For western startups looking to enter Asia and Asian startups expanding globally, more funding has become available as investors are increasingly looking to export local tech solutions to overseas markets.
Globally based venture capital firm White Star Capital has set up a new office in Hong Kong this month to capture entrepreneurs in the budding region as well as help its portfolio companies go to Asia. Founded by Eric Martineau-Fortin, who spent years conducting mergers and acquisitions at Merrill Lynch, and Jean-Francois Marcoux, who sold his gaming startup Ludia to FermantleMedia, White Star has over the last decade backed a spectrum of early-stage companies across several continents.
Currently investing with eight partners spread across seven cities, White Star’s portfolio spans from New York-based healthy meal startup Freshly, rewards app Drop out of Toronto, on-demand photo platform Meero from Paris and dog food startup Butternut Box in London.
Beginning in 2017, Martineau-Fortin and his partners began looking eastward. They decided to initially exclude China as the market was already crowded with no shortage of funding available, leading to much larger investment round sizes compared to the U.S. and Europe as well as notoriously high valuations.
The investor also believed “cultural differences in both consumer and enterprise behavior” require different regional strategies. Whilst certain Asian companies specializing in artificial intelligence, fintech, enterprise software and micro-mobility share some commonalities with Western counterparts, others such as e-commerce businesses remain, still, quite distinct in Asia.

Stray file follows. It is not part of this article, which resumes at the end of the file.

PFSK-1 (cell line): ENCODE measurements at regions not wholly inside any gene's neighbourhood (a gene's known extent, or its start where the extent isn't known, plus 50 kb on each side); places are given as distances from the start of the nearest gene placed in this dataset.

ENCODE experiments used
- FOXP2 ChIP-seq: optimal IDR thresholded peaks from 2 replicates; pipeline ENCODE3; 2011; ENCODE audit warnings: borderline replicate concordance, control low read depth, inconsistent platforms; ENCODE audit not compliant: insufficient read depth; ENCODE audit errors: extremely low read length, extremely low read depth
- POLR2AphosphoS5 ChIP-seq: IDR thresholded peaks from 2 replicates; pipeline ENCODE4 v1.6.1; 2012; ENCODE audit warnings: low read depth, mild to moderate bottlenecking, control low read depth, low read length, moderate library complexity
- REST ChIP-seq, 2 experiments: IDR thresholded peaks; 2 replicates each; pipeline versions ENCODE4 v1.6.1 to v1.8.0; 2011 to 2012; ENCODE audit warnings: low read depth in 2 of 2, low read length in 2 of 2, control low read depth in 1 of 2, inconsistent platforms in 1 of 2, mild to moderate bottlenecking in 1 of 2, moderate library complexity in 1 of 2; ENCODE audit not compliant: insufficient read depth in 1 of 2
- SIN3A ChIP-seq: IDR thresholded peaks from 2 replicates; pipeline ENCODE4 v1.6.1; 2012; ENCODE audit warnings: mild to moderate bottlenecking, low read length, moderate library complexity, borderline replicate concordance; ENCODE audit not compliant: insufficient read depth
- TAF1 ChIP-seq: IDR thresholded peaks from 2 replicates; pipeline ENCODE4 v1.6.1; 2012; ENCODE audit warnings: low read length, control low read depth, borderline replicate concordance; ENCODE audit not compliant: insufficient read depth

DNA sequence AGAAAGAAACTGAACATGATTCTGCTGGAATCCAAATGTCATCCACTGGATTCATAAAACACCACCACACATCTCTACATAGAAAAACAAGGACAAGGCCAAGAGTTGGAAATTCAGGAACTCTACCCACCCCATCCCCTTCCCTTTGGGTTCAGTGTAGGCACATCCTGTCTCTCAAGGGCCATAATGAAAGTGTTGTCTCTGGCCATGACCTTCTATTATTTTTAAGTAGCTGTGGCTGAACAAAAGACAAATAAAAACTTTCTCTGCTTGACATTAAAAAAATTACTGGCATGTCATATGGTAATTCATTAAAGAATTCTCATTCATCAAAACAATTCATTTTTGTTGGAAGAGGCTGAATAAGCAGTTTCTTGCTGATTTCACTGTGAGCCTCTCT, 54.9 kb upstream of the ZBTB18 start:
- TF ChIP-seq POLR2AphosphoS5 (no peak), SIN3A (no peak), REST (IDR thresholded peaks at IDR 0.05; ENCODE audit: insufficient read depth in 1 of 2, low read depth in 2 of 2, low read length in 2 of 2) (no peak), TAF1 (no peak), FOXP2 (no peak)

“Having said this, there is also a number of fabulously interesting ecosystems and countries outside of Hong Kong and China that are sometimes forgotten by North American and European-based investors, such as Japan, Korea, Singapore and Taipei. Those are also very advanced regions with great schools, great engineers having certainly easy access to capital but not always the ability …Read More
In the early 2000s, journalists popularized the term “PayPal mafia” to describe the PayPal founders and employees who left to start their own wildly successful tech companies, including Peter Thiel, Reid Hoffman, and Elon Musk. Drawing from that idea, this article seeks to cover the formation and flow of talent within the crypto landscape today.
The crypto world is in a constant state of flux, with new startups entrants joining the industry every single day. These new startups have the potential either to be superstars within a portfolio company or to start the next Coinbase. Additionally, there are already impressive spin-outs from some of the more established crypto companies.
For ease of framing, I’ve separated these early-forming mafias into four categories: Crypto, Tech, Wall Street, and Academia. Since 2009, there have been 186 spinout companies originating from those four categories (33% from Academia, 28% from Crypto, 24% from Tech, and 15% from Wall Street).
Obvious but important disclaimer: this article does not intend to promote organized crime within crypto.